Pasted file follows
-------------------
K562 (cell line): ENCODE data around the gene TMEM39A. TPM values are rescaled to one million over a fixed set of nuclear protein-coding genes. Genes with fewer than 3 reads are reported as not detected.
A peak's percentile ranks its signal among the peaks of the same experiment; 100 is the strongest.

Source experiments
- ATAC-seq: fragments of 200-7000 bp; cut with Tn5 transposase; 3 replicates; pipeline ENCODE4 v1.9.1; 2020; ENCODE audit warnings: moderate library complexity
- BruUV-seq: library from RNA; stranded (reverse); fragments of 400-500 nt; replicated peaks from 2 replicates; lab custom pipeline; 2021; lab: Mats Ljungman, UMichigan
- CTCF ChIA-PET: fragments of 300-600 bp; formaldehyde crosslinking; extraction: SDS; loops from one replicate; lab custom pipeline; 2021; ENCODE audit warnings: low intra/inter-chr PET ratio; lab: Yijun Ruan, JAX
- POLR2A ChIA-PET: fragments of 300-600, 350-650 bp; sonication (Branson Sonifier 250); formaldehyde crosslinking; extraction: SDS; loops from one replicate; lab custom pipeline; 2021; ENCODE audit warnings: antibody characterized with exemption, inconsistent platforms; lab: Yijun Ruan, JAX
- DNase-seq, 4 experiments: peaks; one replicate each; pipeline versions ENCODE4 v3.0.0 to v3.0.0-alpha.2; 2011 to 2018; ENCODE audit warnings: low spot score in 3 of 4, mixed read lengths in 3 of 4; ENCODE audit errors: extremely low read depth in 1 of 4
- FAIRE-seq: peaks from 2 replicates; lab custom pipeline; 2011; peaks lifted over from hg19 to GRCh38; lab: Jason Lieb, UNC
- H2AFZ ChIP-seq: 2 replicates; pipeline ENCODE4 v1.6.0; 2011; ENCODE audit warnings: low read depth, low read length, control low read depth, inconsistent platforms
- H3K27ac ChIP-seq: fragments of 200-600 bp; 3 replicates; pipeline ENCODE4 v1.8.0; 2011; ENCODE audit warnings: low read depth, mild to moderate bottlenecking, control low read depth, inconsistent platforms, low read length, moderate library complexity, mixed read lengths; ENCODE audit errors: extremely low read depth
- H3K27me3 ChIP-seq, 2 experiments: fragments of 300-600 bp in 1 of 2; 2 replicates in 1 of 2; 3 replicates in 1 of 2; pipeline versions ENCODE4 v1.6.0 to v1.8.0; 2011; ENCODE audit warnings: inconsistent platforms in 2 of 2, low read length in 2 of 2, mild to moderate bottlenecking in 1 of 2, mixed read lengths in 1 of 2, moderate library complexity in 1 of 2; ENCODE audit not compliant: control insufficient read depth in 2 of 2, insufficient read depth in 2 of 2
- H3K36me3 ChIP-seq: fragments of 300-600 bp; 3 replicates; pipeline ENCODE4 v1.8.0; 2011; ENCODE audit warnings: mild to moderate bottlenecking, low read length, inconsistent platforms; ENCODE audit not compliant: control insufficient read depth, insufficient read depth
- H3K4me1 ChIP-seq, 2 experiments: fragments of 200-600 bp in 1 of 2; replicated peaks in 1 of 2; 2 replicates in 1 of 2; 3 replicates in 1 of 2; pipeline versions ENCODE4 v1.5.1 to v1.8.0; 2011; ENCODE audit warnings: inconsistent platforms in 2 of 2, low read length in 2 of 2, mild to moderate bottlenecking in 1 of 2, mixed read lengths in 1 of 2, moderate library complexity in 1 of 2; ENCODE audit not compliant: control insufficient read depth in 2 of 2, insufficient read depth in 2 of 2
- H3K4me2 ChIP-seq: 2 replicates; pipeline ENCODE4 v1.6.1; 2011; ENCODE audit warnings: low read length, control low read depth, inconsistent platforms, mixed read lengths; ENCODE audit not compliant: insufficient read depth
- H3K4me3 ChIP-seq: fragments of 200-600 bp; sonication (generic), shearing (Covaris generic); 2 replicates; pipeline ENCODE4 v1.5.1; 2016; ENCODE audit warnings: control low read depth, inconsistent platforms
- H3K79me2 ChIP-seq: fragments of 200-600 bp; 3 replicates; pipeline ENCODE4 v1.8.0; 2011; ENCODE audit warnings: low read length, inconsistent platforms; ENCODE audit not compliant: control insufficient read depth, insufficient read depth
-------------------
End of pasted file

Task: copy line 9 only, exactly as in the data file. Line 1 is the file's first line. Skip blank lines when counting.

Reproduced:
- FAIRE-seq: peaks from 2 replicates; lab custom pipeline; 2011; peaks lifted over from hg19 to GRCh38; lab: Jason Lieb, UNC